Rickey Johnson, who was freed in January after serving 25 years in Louisiana’s Angola prison for a rape he didn’t commit, will receive $150,000 in compensation from the state for his wrongful incarceration. While Johnson says that no amount of money could ever replace the years he lost, he is looking forward to using the money to start a new business making leather goods such as belts and wallets.
“Rickey Johnson lost more than a quarter of a century, nearly his entire adult life, to a wrongful conviction. He had three young children when he was arrested, and a fourth was born shortly after he was incarcerated; all of those children are now adults,” said Vanessa Potkin, the Innocence Project staff attorney representing Johnson.
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. (Leesville Daily Leader, 07/07/08)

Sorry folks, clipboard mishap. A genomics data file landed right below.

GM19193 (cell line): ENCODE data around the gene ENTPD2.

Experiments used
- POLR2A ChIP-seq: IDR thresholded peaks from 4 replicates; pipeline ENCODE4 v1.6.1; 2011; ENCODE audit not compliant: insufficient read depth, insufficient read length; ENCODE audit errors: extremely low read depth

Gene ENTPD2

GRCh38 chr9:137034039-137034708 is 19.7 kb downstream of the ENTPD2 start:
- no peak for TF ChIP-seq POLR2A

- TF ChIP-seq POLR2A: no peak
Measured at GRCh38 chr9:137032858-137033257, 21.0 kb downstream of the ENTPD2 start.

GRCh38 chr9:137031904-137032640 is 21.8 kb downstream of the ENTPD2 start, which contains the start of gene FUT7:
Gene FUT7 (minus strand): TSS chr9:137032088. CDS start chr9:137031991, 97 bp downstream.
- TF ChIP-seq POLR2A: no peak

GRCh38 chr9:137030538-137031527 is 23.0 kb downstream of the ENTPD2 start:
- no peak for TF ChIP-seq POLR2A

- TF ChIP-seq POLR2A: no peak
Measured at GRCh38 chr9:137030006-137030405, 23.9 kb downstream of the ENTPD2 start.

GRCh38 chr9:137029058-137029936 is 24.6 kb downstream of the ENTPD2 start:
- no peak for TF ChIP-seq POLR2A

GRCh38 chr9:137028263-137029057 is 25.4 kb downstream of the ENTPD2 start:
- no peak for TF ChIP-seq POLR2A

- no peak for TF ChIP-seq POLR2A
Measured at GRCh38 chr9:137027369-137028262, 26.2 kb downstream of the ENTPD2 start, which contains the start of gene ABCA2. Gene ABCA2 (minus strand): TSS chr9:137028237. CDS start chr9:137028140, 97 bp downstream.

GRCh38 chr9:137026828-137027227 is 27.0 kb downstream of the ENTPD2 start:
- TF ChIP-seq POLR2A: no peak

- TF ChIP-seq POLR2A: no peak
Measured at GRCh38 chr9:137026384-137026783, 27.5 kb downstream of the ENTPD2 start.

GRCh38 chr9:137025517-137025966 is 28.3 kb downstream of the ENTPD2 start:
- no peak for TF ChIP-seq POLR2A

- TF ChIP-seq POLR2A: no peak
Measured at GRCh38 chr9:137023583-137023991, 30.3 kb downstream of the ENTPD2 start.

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of Johnson and fellow Louisiana exoneree Calvin Willis reuniting after Johnson’s release.
Johnson’s compensation comes under a state law that pays exonerees $15,000 for each year they served, to a maximum of $150,000. While Louisiana is one of 25 states with a compensation law, the amounts provided in the law are well behind the federal standard of $50,000 per year served, with no maximum. Several states, including Texas, Utah and Florida, have recently passed laws matching the federal amount, and the Innocence Project strongly supports efforts by lawmakers to bring state compensation laws in line with federal recommendations to include critical social services as well as financial payments.
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